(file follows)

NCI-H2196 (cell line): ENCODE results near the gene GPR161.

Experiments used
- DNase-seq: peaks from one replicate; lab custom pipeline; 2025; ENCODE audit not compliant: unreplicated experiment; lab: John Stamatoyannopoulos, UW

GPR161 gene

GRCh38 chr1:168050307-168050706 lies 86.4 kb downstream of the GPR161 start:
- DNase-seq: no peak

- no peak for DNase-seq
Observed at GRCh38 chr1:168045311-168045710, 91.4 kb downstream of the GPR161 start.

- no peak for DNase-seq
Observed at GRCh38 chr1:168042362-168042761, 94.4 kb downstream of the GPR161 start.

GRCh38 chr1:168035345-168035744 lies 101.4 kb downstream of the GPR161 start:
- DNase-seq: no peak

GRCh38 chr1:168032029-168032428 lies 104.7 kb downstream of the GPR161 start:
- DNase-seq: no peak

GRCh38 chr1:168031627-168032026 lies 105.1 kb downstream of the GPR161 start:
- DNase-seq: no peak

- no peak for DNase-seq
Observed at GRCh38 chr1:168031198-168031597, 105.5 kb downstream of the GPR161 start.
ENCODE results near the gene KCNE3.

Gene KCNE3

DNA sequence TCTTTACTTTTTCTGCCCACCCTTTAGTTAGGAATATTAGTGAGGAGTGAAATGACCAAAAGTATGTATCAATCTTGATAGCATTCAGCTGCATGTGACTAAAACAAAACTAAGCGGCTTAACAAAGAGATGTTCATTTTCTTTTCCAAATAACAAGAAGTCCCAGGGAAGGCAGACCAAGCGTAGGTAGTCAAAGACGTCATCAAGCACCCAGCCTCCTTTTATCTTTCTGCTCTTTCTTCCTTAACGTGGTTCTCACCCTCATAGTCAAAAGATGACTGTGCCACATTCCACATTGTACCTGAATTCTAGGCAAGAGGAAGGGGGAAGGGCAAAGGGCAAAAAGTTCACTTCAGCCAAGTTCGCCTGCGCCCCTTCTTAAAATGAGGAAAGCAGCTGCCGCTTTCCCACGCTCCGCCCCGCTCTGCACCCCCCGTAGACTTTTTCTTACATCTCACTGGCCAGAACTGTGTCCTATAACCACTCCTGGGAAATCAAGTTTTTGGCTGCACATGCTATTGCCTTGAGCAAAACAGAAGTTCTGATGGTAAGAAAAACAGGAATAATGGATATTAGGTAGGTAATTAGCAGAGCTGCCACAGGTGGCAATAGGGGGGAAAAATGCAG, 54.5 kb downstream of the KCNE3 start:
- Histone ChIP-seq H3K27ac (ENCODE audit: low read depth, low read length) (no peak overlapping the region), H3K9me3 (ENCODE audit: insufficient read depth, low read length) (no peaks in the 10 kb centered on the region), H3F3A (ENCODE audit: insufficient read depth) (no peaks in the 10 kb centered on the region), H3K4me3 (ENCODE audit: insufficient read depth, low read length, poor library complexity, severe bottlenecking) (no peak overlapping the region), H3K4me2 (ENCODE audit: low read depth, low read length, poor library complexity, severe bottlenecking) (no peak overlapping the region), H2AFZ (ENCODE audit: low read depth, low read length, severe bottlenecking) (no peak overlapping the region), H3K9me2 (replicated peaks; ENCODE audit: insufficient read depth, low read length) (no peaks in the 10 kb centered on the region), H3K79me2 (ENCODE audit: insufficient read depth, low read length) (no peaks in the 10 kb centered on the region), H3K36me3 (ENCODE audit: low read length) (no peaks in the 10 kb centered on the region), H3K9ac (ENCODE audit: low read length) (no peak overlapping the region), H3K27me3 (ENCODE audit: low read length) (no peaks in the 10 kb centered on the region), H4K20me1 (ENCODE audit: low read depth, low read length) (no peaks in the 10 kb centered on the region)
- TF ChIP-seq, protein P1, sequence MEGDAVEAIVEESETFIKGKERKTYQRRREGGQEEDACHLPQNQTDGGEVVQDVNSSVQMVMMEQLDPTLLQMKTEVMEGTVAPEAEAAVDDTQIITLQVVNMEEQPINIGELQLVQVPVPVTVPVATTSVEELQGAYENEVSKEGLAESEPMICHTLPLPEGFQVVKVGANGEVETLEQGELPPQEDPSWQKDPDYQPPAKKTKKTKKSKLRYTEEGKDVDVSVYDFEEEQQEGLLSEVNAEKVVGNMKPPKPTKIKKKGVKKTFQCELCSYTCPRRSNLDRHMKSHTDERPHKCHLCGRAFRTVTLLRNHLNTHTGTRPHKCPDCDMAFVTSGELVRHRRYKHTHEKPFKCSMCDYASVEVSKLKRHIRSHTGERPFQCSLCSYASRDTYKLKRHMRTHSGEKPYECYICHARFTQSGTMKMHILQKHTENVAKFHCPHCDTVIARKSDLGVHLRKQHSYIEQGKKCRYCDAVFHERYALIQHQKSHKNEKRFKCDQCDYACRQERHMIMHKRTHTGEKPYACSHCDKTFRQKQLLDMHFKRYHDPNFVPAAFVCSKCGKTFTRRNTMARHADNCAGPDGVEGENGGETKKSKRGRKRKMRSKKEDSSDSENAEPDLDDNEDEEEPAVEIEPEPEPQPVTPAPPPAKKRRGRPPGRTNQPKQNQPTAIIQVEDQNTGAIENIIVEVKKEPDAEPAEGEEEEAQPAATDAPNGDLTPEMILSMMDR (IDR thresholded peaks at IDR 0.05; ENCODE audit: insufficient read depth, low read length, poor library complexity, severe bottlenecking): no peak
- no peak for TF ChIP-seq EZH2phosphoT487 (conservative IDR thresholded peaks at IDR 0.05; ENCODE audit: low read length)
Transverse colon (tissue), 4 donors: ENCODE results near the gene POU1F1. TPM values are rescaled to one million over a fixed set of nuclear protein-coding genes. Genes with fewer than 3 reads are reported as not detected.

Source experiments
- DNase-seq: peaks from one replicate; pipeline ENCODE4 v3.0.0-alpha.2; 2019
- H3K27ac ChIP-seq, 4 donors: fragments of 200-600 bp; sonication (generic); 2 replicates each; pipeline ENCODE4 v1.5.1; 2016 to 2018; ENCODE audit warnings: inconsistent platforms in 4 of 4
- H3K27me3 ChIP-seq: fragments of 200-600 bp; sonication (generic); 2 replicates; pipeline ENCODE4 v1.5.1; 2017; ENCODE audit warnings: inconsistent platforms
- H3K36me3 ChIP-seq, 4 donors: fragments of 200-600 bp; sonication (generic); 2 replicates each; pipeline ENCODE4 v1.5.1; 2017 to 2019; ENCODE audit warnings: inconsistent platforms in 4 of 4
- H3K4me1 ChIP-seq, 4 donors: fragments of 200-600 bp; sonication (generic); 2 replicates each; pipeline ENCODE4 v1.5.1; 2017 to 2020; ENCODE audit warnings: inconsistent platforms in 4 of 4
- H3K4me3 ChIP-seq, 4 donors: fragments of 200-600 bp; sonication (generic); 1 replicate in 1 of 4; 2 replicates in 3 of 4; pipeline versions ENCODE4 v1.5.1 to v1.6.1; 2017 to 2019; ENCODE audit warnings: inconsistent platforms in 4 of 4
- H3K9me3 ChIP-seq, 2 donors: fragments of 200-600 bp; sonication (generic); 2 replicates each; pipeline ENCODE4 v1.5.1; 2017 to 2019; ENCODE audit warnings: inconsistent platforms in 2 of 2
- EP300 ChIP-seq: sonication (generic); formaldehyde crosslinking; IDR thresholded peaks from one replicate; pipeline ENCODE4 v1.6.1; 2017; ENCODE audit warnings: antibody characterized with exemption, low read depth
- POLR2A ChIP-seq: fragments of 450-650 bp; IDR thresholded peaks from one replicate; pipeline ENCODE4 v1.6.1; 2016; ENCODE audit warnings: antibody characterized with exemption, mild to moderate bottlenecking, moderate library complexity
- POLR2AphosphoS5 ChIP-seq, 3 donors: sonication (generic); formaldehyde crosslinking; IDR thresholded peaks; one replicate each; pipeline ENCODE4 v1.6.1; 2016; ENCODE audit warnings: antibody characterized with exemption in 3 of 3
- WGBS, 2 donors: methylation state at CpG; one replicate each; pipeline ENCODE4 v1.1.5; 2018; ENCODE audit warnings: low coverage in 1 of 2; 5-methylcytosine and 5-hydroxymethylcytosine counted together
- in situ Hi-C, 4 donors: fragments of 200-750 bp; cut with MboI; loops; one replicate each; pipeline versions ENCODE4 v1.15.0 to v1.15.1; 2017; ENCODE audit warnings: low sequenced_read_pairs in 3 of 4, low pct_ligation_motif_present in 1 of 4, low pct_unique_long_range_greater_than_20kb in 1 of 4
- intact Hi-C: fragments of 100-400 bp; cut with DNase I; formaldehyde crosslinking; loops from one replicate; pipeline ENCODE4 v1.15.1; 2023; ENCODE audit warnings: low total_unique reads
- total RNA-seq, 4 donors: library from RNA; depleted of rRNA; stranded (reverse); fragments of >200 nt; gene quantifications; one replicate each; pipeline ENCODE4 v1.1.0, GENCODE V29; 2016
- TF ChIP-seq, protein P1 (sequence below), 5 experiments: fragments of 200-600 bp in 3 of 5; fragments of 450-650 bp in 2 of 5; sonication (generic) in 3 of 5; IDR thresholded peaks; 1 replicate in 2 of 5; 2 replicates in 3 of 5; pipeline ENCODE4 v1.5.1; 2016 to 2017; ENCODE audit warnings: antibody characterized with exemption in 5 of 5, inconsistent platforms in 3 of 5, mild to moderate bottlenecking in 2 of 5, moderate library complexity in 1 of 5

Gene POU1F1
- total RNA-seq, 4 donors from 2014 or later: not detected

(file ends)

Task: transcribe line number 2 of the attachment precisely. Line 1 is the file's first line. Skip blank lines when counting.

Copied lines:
Experiments used